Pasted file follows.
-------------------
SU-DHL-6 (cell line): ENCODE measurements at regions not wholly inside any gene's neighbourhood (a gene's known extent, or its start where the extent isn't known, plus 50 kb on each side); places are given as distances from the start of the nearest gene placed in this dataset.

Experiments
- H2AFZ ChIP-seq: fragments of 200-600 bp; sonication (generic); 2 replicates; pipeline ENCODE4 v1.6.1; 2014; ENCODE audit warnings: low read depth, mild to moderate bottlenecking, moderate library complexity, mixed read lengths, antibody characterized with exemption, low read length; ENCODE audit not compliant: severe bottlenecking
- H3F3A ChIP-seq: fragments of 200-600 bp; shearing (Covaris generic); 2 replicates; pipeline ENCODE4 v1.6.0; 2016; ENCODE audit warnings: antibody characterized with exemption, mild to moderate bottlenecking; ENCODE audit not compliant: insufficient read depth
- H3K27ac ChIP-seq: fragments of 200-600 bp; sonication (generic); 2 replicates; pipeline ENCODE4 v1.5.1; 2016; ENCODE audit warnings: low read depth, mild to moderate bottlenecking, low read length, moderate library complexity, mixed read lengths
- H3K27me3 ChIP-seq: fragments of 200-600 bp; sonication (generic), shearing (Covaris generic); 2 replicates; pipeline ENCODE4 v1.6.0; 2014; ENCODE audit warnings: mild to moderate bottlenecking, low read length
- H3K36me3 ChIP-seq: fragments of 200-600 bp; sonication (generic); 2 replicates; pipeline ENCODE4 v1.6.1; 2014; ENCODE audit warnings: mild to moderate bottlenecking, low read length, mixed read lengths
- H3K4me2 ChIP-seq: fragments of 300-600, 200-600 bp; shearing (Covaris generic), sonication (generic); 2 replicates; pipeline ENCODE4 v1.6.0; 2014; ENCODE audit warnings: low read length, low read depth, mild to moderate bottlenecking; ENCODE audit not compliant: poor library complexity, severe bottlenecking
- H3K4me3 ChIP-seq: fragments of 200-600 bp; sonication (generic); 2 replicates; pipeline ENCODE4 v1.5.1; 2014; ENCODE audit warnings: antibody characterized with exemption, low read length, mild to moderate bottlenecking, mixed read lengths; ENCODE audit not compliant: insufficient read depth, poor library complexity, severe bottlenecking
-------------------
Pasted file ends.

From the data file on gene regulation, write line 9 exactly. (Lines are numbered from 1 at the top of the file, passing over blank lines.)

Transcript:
- H3K4me3 ChIP-seq: fragments of 200-600 bp; sonication (generic); 2 replicates; pipeline ENCODE4 v1.5.1; 2014; ENCODE audit warnings: antibody characterized with exemption, low read length, mild to moderate bottlenecking, mixed read lengths; ENCODE audit not compliant: insufficient read depth, poor library complexity, severe bottlenecking